I feel bad writing that this class is taught by Firestein. It's not. It's taught by Zafir and Brann. That said, I want to review Firestein because he was absolutely useless. If I wanted comedy, I would have bought tickets to a comedy club which would have been cheaper than my 40k tuition. Firestein uses his humor to cover up his lack of knowledge about what he had to teach us. He only taught the last third of the class (if that, he missed a couple lectures there too that Brann had to fill in), and LITERALLY during the last two classes he would not know what he was talking about and apologize and then TELL US TO READ THE TEXTBOOK. Yes, we can do that. Thank you very much Professor Firestein. But if we wanted clarification on any concepts (olfaction and proprioception gets pretty confusing), he was lacking in that. His lectures were confusing and not helpful and the multiple lecturers with different styles of teaching made up a very fragmented and confusing experience with Neurobio 1. eh, it's required. what can ya do...
Neurobiology with Prof. Firestein was a wonderful experience, notwithstanding the first couple of weeks. I had some experience with Prof. Firestein before entering the class, as he taught a couple of Frontiers lectures as well as three Intro Bio II lectures. Knowing that the former is a required class and the latter a prerequisite for Neurobio, I wondered why he would continue to begin his lectures with the same quotes - "the brain is the thing we think we think with" and "the brain is my second-most favorite organ". I guess I still chuckled after hearing them the third time around. That was pretty much the theme of the first lectures: we discussed the same old principles of action potentials and neuronal anatomy that I had learned four times before in Mind Brain and Behavior, Science of Psych, Frontiers, and Intro Bio. Although I know Prof. Firestein just wanted to make sure that we had a solid foundation in the basic principles of Neurobiology, I don't think it was completely necessary to devoting entire lectures on material previously covered in prerequisite classes. Isn't that the purpose of having prereqs? That being said, once we cleared the first exam, the class became much more enjoyable and informative. Prof. Firestein uses his sterling sense of humor to keep the class flowing. I think the majority of the students came to lecture, were focused and not bored by the class. Although it was at times frustrating, I think the most valuable aspect of the class was the way it incorporated scientific papers into its structure. Although I came into the class with experience researching papers on pubmed and had read plenty of papers before, I had never had to delve into the methods and structure of experiments the way Prof. Firestein's tests made me. Although it was a little frustrating that the final involved only papers, I ultimately emerged from the class with a greater understanding of how to work with the primary literature that I will surely carry with me long after I have forgotten what exactly a Pacinian corpuscle does.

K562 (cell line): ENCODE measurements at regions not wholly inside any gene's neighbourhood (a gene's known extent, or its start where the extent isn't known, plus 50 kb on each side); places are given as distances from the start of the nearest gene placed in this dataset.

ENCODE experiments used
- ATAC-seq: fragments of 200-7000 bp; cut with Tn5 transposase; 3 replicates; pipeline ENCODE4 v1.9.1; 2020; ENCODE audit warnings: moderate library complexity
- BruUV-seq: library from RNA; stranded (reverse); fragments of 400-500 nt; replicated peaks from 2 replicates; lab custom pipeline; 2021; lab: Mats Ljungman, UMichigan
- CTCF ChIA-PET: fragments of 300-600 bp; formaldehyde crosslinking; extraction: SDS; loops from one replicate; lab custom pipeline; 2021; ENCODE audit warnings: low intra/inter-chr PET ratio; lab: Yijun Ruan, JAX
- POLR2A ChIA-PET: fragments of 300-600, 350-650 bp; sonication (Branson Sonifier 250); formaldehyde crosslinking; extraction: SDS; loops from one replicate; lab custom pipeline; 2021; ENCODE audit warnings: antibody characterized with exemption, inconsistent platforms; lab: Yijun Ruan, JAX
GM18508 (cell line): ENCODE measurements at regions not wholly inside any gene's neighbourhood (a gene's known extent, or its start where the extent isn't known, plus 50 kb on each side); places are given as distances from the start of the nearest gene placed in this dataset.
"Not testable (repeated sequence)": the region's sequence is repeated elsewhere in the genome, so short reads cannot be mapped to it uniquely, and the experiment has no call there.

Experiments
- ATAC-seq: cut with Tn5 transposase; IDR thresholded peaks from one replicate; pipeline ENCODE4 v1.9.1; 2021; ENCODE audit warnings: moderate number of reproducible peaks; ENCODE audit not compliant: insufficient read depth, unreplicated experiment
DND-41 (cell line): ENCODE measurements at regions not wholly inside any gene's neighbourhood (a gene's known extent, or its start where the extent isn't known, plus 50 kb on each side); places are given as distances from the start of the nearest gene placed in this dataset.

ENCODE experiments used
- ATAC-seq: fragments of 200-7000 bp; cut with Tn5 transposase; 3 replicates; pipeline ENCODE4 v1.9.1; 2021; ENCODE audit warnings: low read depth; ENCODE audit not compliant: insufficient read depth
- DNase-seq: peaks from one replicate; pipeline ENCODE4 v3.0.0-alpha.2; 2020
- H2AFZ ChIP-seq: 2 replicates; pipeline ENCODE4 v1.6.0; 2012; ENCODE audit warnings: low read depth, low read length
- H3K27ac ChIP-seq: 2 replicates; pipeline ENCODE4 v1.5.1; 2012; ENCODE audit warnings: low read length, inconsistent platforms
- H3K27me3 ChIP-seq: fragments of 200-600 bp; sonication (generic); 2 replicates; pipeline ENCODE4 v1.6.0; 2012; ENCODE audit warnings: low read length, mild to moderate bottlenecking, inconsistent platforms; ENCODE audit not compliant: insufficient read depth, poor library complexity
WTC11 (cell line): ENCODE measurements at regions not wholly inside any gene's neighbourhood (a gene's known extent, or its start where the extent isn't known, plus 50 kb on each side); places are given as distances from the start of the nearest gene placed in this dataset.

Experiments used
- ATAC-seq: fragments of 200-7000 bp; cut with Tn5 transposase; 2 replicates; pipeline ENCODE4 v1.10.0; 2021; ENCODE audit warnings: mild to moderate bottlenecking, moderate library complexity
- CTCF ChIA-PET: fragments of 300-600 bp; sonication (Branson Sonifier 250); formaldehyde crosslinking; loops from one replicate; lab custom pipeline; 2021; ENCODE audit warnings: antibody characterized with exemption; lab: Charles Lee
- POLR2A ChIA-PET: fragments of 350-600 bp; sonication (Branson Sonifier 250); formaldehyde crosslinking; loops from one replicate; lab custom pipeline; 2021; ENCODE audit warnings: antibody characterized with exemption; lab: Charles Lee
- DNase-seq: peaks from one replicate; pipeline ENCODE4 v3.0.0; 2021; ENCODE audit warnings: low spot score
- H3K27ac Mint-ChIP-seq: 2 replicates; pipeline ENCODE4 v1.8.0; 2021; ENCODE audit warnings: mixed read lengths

I am a Neuroscience major, and enormous lover of all things neuroscience - I read each and every article about the neuroscience world I come across, I have worked in numerous labs on campus and off, I am on the board of the Columbia Neuroscience Society, I thoroughly enjoyed Professor Mowshowitz' biology class and succeeded in it despite it being difficult.... However, this class, Neurobiology taught by Professor Yang, honestly made me question my desire to enter the world of neuroscience. It started with his too-great emphasis on the aspects of neuroscience that are based in physics - without the understanding that not everyone in the class has taken physics yet. The first exam was full of questions that ought to have been on a higher level physics exam, not a neurobiology exam, especially because physics is not a prerequisite for the course. Arguments against this were answered with "Well, you are allowed to drop one exam, so it is fine" rather than attempts to clear up the subject matter. As the course went on, the exams were to continue to test us on small insignificant details (eg. the size of a gap junction channel rather than its purpose/function). Professor Yang also did not stay in communication with his TAs, so they were also unable to really help us, as hard as they might try. During class, Professor Yang repeatedly mixed up information, said one thing while writing another on the board, or simply just did not explain himself well. Before the exams, when students would ask him, for example, which of the formulas he had provided us with would be important for the exam, his only reply was "Well, if you had paid attention in class you would know" (he sent this response out several times as an email to the entire class, which I found quite inappropriate). What was worse was that in class he had at various points said one thing was important and another was not, then reversed that, and then ultimately on the exam, it was necessary to know both the things he said were important and those he said weren't, and those he had never discussed and which weren't in the text book either! I have done all the reading, I attend every class, and yet Professor Yang still manages to confuse more than instruct. Moreover, he sends out questions prior to the exams, questions that are supposed to help us study for the exams, but these questions are simply taken from previous years, when the professor taught different material, and Professor Yang does not think it necessary to remove questions that are on topics we have not discussed, leading to even greater amounts of confusion and wasted time. I had really been looking forward to this course, but found in it only disappointment and confusion. In class I sit with two other people, and end up having to explain to them what the professor MEANT to say with his last statement. I am not writing such a harsh critique because I did poorly in the class, in fact I received an A in the class (thankfully we were able to drop the physics exam). I am writing this critique because it was only thanks to my background knowledge that I was able to have an idea what Professor Yang MEANT to say, and I spend the entire class doing a simultaneous translation from what was just said into something that actually makes sense/is relevant. What does Professor Yang need to do to be better? He needs to be clearer, have his information correct before coming to class (once he spent fifteen minutes trying to figure out whether or not he was right about something a student had just questioned him on), he needs not to test on random numerical facts but on the things that are actually important, he needs to not assume everyone in the class is an advanced physicist. Overall, this class could have been really interesting, but instead Professor Yang just made it painful.